It's especially problematic in software because algorithms are very closely tied to fundamental mathematical axoims. For example, you can't just try really hard and make a O(n) sort. There is no benefit to society to granting a monopoly on a faster O(nlogn) sort
Point being, FB could have focused their data collection on only that information that their user's post.
Group SMS is some next-level shit and my friends still talk to me, I swear. It's cool, I don't have to rub my life in their face with life event posts before I talk to them. When I talk to them, I get to catch up with their life and build a relationship like normal humans used to do.
What is "server 112"? Is this some internet-ism I don't know about?
Also, at least in my case, both Google and Facebook periodically reach out, years after our last formal interaction.
Had a recruiter working for one of my clients for a few years. They later left the company and joined the competition. Recruiter's past "success stories" all got contacted, not a week after.
Background check companies that do employment reference verification checks for employers
All three credit reporting companies have employment history products. So for example if your rental application includes your current and/or past employers, those will end up permanently with the credit reporting agency.
Plus others. Basically anyone that gets your employment info will sell it since as far as I'm aware it is not protected in the same way your credit history is.
Can you elaborate? If not with details then in general terms, i.e. what I had for breakfast last week, etc...
Your recruiter is leaking your data, same happens in the UK. If you pass 3rd stage interview in Google, suddenly you get calls from Oracle, IBM, Amazon, MS and more. I never asked them to call me, never applied there, they just "somehow now" and want to rush with interviews with you.
Whatsapp is difficult, it’s the defector way to communicate for most people I know
I helped out a little with this piece. Aside from being happy to answer questions — I want to share a few bonus interesting Facebook patents that didn't quite make the final cut:
In "Systems and methods for directing messages based on social data" (https://patents.google.com/patent/US20180041464A1/en), Facebook talks about creating "user influence scores" as a metric of your reputation on the social network. It talks about how, "the user influence score can be decreased when the sender is reported to be associated ... with undesired content." Or can be decreased when your friends are "reported to be associated with undesired content."
In "Multi-Factor Location Verification" (https://patents.google.com/patent/US20170261590A1/en), Facebook ponders how to accurately track your location when you have your phone's GPS turned off. The phone can ping nearby RFID readers, NFC systems, see a nearby Bluetooth device, or the MAC address of your router, or the wifi SSID. But that's the easy stuff — what if you have your phone turned off entirely? The patent discusses tracking your location based on your calendar events, concert tickets, and dinner reservations: “A location determination method may include advanced knowledge of the user's intended or estimated location, such as a reservation for an event at a particular time (e.g. restaurant, theater, concert…)”.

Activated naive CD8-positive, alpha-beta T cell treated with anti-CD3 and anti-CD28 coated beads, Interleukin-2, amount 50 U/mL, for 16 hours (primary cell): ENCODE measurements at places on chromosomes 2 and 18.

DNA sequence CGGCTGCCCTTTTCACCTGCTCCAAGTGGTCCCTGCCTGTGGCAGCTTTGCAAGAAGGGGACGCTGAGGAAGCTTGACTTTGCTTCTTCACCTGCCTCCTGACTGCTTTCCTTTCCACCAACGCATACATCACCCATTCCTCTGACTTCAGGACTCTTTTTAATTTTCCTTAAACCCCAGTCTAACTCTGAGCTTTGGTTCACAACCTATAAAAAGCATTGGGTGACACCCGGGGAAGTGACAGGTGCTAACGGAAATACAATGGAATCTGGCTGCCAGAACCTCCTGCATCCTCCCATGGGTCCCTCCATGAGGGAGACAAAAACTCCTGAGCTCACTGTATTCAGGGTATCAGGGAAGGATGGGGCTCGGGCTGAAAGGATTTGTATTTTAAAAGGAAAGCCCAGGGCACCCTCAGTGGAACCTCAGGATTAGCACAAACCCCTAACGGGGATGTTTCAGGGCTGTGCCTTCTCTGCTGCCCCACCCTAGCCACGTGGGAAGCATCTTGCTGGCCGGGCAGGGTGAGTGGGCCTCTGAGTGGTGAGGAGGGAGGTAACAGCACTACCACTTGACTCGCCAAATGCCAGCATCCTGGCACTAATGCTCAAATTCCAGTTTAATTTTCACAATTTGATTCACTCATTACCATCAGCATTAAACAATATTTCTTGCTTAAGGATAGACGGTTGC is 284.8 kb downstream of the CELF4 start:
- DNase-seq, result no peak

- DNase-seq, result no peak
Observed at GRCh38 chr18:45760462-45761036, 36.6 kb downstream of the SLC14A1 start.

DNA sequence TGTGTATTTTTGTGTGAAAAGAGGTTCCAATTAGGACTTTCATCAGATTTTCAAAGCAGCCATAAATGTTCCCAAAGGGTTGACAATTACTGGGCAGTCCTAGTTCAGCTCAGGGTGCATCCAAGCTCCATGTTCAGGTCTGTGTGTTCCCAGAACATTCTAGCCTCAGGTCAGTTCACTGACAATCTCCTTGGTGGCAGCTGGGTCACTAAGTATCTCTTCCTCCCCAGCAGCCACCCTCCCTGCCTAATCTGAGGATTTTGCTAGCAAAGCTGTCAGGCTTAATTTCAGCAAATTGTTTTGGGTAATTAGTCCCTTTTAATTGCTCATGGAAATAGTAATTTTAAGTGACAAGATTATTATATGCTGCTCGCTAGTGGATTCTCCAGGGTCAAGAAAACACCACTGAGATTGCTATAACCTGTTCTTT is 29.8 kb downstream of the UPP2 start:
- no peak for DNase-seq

In "Identifying users of client devices for tracking user interactions..." (https://patents.google.com/patent/US20170353564A1/en), Facebook discusses the problem of shared computers, where different family members may use the same web browser, and therefore the same tracking cookies. The patent discusses how to feed the web browsing and activity data into a "user identity matching module", which figures out which Facebook profile to attach the activity log to based on what you're doing online. Shopping for motorcycle parts? Log it for the husband. Dora the explorer? Probably the kid. Works just as well when you're logged out.
If you guys have any favorite mildly disturbing personal surveillance patents — please share! They're fun to collect.
And in related news — this piece running this weekend turned out to have interesting timing. This week the Supreme Court ruled, somewhat tangentially, on digital privacy, in Carpenter v. United States. The narrow majority opinion held that your cell phone tower location data should not be available to government search without a warrant. The five justices wrote about 24/7 location tracking: "Only the few without cell phones could escape this tireless and absolute surveillance."
And then some of the even more interesting argumentation came in the dissents — especially Gorsuch's.
He seems to want to develop an even stronger constitutional protection for personal data, throwing out the current "third party doctrine", and rooting it instead in a more expansive reading of the Fourth Amendment. He writes: "Can the government demand a copy of all your e-mails from Google or Microsoft without implicating your Fourth Amendment rights?" And "Just because you entrust your data — in some cases, your modern-day papers and effects — to a third party may not mean you lose any Fourth Amendment interest in its contents."
I know it's wishful thinking, but I'd love to see a day when "The right of the people to be secure in their persons, houses, papers, and effects, against unreasonable searches and seizures..." covered all of the personal data hoards that Facebook and Google have amassed.
I have two arguments here.
1. The kind of data Facebook collects has nothing to do with AI, but advertising.
2. Even it mattered for AI, why do you think staying relevant in AI-powered future is more important than our privacy?